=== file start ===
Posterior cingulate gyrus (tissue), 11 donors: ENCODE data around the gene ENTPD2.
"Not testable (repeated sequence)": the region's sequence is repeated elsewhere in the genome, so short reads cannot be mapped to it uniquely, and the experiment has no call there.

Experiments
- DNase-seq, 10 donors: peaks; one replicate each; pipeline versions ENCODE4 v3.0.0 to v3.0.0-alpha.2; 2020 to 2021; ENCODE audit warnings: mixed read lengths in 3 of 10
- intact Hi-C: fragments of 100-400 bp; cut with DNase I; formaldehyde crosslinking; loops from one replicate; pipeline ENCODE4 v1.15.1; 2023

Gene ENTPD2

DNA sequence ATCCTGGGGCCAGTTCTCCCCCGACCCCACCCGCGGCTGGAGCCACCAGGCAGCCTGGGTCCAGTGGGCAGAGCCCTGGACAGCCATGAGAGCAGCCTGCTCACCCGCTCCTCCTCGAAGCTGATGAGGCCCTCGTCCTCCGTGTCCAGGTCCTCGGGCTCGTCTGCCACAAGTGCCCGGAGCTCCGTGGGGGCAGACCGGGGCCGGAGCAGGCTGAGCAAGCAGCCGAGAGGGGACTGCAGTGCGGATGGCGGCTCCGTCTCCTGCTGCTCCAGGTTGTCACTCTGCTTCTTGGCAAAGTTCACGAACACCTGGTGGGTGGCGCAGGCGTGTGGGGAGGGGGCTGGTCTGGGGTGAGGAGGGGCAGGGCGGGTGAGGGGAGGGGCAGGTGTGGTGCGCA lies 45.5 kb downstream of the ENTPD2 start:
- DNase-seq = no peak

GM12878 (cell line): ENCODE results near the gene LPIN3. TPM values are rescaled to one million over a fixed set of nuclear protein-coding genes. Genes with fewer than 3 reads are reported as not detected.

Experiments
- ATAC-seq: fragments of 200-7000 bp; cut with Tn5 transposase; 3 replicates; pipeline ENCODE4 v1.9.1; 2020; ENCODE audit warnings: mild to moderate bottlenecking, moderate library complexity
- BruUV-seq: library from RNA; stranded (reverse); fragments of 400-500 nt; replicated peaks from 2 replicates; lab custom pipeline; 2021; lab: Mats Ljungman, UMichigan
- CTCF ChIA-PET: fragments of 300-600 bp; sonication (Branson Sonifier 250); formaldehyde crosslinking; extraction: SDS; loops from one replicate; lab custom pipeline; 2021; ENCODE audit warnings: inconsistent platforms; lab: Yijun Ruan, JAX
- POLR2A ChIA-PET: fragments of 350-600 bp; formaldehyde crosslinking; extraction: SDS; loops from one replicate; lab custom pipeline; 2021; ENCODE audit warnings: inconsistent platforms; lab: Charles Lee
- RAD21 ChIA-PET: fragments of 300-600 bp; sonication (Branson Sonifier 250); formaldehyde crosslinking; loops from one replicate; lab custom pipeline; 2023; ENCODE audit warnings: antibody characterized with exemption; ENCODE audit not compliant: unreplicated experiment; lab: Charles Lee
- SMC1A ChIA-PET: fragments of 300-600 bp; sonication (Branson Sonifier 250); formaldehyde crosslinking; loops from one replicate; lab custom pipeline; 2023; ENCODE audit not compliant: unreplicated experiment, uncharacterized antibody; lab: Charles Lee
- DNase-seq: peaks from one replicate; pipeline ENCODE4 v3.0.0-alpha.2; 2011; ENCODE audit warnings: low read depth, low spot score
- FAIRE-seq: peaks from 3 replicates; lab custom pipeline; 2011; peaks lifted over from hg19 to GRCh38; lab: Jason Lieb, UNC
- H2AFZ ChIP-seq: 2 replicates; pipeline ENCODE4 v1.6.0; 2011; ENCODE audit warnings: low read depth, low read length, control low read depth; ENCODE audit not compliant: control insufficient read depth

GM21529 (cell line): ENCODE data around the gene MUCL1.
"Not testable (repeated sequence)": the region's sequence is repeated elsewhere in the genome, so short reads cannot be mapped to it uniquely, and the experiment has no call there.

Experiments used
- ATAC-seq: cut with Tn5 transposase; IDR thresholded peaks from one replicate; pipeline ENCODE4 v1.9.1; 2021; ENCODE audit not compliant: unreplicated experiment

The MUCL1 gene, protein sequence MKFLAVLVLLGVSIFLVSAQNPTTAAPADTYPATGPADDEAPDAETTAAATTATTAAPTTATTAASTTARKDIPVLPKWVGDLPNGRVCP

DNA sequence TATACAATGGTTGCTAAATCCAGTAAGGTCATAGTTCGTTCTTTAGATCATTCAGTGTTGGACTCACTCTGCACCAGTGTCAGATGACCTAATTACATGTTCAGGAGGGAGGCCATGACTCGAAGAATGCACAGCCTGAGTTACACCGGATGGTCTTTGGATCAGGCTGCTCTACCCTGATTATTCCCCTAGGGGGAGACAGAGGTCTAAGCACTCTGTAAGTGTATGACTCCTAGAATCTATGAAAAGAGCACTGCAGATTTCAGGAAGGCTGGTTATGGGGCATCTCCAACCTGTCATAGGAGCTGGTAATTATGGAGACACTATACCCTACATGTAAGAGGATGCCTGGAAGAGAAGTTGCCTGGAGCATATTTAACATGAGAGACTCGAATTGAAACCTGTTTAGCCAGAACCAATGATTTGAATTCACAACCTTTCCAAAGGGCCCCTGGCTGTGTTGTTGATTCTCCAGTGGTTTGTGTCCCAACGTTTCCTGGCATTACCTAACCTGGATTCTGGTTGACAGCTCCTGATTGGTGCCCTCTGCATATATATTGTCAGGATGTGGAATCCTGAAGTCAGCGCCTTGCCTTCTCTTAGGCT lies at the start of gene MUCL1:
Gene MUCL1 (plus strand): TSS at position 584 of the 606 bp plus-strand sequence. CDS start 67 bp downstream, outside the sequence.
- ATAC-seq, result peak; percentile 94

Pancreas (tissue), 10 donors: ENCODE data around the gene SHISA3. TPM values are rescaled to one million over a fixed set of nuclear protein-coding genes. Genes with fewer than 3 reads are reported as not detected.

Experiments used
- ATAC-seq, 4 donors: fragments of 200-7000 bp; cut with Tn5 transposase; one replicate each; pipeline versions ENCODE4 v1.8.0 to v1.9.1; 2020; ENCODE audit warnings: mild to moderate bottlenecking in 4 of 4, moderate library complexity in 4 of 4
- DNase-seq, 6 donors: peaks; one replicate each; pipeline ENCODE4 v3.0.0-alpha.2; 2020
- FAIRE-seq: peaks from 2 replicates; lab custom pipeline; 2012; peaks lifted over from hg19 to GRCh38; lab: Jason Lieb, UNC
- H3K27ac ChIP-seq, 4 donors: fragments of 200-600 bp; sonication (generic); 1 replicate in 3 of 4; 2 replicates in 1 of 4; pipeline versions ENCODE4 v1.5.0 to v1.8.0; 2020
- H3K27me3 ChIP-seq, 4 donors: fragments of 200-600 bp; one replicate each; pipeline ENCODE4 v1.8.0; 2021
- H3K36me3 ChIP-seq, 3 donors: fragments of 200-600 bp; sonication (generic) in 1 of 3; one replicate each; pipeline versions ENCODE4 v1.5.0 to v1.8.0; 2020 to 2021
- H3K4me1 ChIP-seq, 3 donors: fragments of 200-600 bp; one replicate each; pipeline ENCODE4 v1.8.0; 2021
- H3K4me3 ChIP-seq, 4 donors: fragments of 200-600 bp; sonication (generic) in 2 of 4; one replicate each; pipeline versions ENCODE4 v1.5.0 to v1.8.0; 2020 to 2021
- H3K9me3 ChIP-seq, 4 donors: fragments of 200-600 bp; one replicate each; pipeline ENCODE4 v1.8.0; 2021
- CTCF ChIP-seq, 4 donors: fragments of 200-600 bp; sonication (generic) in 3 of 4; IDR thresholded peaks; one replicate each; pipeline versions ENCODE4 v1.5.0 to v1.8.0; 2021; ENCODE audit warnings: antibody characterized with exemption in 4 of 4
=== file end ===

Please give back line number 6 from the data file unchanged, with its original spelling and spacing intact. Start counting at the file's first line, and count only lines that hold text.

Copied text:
Gene ENTPD2